On Monday night, the Clearwater Threshers defeated the Tampa Tarpons 1-0 in a minor league baseball game without the benefit of a hit, a walk, a hit batsman, or a runner reaching base due to an error. How did they manage this?
The key was the new rule in the minor leagues for deciding extra inning games. I discussed it here. Under this rule, which conceivably could come to the major leagues one day but probably won’t, teams start all extra innings with a runner on second base. The last batter of the previous inning is simply placed there.
The premise, a sound one, is that increasing the odds of scoring in an extra inning increases the odds that one team will score more than the other in a given inning. Thus, extra innings won’t mean extra hours.
In the Clearwater-Tampa game, neither team scored during regulation play. No Clearwater player even reached first base.
In the first extra frame, Luke Williams was duly placed at second base. Williams reached third base on an error by Tampa shortstop Diego Castillo, then scored when Daniel Brito hit a grounder to first, and he beat the throw home.
In the bottom of the inning Tampa failed to score despite starting out with the runner on second.
Tampa was credited with a no-hitter, but not a perfect game because of the error. The Tampa pitchers were Deivi Garcia and Christian Morris, who took the loss.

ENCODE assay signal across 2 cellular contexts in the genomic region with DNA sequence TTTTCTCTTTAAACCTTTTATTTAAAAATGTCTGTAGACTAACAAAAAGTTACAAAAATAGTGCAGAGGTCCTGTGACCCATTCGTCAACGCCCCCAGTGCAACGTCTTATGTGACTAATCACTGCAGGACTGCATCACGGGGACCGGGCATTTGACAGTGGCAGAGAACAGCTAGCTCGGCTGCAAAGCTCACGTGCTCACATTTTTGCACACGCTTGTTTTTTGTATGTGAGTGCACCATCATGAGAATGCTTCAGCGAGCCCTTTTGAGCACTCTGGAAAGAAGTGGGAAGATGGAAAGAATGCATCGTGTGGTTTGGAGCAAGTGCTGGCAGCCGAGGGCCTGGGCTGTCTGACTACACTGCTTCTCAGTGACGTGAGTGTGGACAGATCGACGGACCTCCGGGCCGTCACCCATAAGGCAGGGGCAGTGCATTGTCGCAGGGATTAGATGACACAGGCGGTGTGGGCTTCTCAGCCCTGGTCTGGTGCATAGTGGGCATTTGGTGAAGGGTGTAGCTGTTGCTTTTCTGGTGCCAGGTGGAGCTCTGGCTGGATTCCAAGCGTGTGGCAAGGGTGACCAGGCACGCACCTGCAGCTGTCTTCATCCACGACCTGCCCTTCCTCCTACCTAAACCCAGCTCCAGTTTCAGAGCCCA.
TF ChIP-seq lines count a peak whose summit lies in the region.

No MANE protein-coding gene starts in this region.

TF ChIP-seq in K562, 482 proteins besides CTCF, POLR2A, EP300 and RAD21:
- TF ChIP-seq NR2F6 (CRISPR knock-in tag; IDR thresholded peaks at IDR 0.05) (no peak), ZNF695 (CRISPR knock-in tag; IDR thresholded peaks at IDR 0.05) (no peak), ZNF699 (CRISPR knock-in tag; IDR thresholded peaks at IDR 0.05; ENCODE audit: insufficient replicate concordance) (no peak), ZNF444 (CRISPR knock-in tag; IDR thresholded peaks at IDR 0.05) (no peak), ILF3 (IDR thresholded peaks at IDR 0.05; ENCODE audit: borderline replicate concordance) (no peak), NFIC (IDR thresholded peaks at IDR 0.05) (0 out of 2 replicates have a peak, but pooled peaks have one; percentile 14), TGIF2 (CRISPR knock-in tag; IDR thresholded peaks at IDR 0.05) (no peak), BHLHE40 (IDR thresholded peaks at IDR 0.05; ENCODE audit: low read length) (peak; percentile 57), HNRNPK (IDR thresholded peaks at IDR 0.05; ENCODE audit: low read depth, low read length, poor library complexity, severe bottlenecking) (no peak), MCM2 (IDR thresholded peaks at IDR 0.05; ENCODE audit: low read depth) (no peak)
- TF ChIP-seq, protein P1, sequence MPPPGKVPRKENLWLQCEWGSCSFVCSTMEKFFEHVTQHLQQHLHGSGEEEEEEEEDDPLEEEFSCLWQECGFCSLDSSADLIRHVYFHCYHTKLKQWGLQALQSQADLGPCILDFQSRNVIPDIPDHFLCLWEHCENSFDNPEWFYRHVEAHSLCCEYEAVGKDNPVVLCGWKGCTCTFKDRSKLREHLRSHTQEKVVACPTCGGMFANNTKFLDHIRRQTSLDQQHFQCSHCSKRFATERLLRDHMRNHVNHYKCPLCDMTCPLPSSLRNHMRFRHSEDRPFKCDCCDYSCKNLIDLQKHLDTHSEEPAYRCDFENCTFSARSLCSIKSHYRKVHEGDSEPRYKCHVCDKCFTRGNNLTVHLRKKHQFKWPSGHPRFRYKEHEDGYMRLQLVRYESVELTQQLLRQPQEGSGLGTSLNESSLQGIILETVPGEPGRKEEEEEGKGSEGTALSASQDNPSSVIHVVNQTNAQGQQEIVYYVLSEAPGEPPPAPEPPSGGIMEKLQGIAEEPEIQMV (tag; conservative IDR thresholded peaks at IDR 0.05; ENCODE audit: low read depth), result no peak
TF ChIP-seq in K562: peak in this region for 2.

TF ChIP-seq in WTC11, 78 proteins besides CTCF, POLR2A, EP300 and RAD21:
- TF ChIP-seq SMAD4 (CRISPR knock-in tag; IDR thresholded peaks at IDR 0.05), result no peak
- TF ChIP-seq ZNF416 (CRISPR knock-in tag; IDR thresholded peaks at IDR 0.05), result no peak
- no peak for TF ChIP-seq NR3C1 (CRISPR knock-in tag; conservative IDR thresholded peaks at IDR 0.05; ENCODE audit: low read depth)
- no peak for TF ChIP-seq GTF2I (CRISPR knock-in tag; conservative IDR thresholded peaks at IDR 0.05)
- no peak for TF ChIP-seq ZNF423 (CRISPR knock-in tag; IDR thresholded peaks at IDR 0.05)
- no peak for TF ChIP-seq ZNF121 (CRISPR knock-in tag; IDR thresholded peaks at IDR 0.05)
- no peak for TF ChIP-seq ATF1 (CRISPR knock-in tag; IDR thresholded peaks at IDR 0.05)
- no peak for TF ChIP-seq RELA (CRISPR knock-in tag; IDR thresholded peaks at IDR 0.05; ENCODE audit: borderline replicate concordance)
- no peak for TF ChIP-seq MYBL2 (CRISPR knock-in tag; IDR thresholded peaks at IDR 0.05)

Garcia, only 19, is one of the top prospects in the talent-rich New York Yankee farm system. Brito, who hit the decisive grounder, is a well-regarded prospect for the Philadelphia Phillies. Williams, who scored the only run, is considered a prospect too, I think.
The win went to McKenzie Mills. He was a borderline prospect for the Washington Nationals until being dealt last summer to Philadelphia for Howie Kendrick. Howie hit very well for the Nats last year, but is missing all of the current season due to injury.
The Clearwater-Tampa game was hugely interesting and probably more fun to watch than had it dragged out a few more innings to a less anomalous conclusion. But if anything, the bizarre outcome likely decreases the odds — not high to begin with — that major league baseball adopts this approach to deciding extra inning games.